Sainsbury’s is slashing 2,000 jobs in an attempt to cut costs by £500m as the grocer struggles with the return of food inflation and rising wage bills.
The supermarket – which acquired Argos last year – has launched a radical staffing overhaul that will result in 1,400 payroll and human resources jobs being scrapped.
It is also restructuring its human resources functions at its banking arm and at Argos, which could lead to a further 600 job losses.
Earlier this year, Sainsbury’s drafted in McKinsey to devise a staff reduction plan. It was speculated that the grocer would reduce staff numbers by around 1,000 to meet its cost cutting targets, but a final number was not confirmed.
It also cut 400 jobs in March and warned 4,000 employees that changes would be made to their working hours in a shake-up at 140 stores.
Outside of its stores, the grocer currently employs 3,000 staff spread across its head office in London, a separate human resources centre in Manchester, an IT unit in Coventry and a banking division in Edinburgh.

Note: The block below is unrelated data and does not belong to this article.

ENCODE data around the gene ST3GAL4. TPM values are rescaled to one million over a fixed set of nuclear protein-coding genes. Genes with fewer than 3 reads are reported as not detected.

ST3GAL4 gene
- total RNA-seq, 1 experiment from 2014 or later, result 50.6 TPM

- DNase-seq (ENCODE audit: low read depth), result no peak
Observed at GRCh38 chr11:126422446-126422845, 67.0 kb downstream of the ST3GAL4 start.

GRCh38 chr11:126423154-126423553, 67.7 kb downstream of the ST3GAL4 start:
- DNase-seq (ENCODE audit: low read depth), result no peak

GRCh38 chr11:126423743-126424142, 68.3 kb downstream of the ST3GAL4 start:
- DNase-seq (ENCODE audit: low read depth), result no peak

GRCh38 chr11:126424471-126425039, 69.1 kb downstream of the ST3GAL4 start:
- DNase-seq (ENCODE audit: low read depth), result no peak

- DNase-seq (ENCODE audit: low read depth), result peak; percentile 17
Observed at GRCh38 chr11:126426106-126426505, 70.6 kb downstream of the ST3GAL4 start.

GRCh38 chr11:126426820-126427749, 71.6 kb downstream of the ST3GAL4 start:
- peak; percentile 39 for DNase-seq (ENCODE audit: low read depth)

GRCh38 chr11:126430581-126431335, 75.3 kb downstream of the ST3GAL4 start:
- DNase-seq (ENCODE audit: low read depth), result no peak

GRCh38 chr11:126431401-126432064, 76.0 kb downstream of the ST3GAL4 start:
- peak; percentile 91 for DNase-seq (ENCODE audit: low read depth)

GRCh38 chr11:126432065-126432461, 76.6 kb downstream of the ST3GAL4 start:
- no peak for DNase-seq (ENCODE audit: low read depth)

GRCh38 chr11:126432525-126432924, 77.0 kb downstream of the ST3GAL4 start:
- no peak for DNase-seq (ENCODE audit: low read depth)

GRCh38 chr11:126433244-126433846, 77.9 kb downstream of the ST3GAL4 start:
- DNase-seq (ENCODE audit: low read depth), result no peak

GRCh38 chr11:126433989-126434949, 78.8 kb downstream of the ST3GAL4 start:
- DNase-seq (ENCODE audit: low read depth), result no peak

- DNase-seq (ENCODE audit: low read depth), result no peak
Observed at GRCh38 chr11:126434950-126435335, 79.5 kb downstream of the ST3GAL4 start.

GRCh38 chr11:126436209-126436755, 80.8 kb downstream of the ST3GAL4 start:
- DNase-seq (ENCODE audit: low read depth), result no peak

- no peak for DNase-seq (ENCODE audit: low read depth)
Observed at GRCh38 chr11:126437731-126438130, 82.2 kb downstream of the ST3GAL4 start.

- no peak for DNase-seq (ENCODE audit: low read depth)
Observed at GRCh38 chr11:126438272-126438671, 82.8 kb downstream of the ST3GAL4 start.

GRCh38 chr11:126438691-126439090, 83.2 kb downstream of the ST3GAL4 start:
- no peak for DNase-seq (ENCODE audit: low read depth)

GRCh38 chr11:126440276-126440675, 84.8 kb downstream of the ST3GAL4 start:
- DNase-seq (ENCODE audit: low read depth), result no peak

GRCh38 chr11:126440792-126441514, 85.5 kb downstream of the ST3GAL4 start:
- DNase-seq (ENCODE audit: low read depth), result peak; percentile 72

The cuts come as supermarkets struggle to compete in the heated price war spearheaded by discounters Aldi and Lidl.
Sainsbury’s and its rivals are also grappling with rising costs related to the slumped pound, the Living Wage and the apprenticeship levy, which is thought to have sent its staffing bill soaring.
A Sainsbury’s spokesman said: “The UK grocery market is changing at a rapid pace and it’s crucial that we transform the way we operate to meet future challenges and continue to provide customers with best in class service.
“Following a comprehensive review, we are proposing some updates to our HR structures and systems, as well as changes to a number of other support roles, subject to consultation.”
Sainsbury’s follows Tesco and Asda in making cuts to its back office staff.
In June, Britain’s biggest retailer Tesco said it would make 1,200 head office redundancies, just one week after it cut 1,100 jobs at a Cardiff call centre.
Asda is cutting 300 roles from its central operations across Asda House in Leeds and George House in Leicester, and has begun consultation with 3,257 workers in 18 of its underperforming stores as it too battles to cut costs.